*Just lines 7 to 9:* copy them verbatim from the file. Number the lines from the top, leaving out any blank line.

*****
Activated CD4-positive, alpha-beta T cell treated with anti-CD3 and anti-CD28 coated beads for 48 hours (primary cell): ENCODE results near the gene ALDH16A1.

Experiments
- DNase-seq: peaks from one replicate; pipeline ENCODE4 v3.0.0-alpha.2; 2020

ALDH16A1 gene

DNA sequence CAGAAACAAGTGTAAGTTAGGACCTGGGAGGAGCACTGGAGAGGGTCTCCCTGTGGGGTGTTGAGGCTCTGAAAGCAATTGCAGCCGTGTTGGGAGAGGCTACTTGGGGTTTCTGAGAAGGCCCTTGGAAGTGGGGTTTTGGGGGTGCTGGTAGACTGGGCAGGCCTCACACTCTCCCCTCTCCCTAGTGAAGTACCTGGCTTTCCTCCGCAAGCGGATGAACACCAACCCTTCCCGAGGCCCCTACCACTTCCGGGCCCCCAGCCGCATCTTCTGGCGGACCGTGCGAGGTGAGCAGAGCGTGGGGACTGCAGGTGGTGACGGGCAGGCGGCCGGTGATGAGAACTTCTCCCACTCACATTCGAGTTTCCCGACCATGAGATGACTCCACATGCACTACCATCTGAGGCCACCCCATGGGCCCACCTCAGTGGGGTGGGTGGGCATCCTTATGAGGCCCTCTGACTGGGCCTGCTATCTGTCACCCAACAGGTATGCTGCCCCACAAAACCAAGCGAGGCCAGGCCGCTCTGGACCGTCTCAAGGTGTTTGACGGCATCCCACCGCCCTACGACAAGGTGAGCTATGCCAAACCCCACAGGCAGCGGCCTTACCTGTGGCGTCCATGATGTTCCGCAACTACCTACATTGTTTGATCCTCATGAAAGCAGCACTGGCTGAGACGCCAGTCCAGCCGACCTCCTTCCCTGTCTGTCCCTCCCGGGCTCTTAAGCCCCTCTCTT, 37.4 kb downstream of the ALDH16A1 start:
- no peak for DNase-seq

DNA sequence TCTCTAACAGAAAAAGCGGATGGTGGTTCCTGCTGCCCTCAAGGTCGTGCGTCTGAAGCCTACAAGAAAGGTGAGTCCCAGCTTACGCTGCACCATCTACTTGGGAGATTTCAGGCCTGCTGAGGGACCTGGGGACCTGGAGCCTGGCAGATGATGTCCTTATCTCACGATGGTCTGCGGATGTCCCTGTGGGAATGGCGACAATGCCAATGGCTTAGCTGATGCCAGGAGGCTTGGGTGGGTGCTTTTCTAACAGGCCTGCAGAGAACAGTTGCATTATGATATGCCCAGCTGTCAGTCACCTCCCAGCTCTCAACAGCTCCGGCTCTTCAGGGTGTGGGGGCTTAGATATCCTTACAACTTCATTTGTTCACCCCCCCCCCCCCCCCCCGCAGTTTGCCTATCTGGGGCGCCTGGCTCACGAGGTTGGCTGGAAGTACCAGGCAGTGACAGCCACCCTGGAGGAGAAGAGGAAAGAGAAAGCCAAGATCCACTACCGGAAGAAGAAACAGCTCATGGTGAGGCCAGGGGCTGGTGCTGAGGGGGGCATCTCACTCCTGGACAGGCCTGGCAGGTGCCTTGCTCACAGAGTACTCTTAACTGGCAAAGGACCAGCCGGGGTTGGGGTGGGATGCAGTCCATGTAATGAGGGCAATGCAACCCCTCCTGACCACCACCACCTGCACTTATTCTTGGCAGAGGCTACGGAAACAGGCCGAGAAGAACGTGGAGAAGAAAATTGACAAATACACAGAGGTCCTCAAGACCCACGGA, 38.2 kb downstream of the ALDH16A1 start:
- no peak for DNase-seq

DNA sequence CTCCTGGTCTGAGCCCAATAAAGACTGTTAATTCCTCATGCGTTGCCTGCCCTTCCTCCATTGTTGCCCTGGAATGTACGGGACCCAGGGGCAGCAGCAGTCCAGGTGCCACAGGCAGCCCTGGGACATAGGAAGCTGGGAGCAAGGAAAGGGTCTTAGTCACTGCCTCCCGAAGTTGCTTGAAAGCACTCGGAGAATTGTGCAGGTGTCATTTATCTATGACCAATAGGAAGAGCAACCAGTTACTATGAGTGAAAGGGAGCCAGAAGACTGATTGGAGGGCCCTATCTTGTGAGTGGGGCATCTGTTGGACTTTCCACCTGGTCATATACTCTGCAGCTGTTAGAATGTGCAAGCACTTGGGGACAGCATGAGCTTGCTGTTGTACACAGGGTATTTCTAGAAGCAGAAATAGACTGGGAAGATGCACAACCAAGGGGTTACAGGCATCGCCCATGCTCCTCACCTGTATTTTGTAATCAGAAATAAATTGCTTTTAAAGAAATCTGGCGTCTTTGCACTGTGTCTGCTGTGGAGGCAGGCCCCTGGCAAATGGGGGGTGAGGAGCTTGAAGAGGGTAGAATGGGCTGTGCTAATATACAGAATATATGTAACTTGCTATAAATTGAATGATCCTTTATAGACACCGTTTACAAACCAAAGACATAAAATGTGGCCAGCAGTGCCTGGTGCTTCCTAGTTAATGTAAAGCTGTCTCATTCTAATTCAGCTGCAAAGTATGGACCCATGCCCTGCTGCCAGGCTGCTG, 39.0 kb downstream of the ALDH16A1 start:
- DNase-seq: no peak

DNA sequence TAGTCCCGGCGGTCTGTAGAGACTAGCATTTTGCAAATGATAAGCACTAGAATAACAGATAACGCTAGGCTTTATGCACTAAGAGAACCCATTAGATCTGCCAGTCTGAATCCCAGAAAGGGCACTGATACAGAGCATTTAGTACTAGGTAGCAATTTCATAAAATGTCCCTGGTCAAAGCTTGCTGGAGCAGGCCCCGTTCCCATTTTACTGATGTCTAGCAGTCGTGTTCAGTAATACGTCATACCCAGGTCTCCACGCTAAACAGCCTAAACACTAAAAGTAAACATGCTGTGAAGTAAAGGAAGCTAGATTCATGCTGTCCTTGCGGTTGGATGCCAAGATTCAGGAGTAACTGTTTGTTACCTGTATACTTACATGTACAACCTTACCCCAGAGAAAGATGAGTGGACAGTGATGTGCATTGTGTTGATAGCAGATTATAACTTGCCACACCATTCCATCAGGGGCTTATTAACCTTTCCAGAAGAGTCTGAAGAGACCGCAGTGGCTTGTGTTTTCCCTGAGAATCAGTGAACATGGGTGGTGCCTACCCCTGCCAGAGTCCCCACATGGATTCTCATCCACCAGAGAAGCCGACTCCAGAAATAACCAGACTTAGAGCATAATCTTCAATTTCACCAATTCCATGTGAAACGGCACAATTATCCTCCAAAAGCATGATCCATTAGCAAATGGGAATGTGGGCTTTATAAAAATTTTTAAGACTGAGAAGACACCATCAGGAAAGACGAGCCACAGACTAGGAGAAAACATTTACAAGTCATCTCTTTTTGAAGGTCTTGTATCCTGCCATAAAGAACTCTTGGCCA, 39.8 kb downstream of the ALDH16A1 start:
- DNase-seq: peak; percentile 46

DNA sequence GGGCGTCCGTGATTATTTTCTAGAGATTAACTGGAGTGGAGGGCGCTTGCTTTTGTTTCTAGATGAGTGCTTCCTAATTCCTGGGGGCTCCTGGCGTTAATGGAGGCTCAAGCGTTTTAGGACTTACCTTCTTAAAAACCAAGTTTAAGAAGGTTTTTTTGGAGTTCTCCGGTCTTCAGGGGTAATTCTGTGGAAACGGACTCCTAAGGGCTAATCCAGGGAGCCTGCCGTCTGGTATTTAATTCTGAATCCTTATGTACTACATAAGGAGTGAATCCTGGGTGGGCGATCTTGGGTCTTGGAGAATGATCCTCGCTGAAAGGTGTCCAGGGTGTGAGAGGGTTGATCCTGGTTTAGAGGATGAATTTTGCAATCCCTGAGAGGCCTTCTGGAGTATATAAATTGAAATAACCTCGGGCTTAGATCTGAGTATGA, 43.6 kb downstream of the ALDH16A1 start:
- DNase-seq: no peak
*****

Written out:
DNA sequence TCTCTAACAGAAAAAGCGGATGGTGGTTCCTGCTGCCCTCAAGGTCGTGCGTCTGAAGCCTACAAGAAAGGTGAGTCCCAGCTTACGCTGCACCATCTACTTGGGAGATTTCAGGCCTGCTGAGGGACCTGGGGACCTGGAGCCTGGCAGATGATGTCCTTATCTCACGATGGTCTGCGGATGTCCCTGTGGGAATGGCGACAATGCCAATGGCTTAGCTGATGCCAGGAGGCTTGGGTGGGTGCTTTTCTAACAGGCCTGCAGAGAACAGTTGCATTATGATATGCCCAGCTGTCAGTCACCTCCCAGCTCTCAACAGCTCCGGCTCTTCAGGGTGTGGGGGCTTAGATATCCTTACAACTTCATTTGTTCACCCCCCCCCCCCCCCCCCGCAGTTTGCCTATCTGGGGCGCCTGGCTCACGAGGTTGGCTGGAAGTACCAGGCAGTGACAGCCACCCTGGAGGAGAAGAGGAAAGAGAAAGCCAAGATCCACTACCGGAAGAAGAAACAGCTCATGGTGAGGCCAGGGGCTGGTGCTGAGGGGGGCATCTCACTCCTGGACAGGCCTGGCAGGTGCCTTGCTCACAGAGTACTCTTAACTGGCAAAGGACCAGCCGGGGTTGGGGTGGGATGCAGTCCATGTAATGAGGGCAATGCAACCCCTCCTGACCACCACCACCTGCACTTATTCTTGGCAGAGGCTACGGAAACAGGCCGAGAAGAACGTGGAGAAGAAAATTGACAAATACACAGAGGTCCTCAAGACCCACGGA, 38.2 kb downstream of the ALDH16A1 start:
- no peak for DNase-seq

DNA sequence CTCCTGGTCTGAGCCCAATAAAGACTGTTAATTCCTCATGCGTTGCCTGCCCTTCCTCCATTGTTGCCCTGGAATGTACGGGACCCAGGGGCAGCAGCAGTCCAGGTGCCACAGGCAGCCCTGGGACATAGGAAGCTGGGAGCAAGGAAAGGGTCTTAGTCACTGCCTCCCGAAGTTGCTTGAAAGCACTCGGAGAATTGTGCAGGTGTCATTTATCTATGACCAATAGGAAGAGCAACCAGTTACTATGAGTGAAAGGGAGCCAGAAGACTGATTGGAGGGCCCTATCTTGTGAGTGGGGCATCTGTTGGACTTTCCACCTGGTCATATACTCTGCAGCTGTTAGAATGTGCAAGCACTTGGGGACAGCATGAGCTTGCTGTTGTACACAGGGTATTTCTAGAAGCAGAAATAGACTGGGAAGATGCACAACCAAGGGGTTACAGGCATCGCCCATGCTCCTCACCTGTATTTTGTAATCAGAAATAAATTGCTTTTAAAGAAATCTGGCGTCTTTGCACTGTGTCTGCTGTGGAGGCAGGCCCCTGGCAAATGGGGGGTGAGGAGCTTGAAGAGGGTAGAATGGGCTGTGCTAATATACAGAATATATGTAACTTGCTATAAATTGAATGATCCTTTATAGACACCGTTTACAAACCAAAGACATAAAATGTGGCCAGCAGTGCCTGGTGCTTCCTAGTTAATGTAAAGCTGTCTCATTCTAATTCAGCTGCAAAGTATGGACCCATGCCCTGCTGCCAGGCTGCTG, 39.0 kb downstream of the ALDH16A1 start: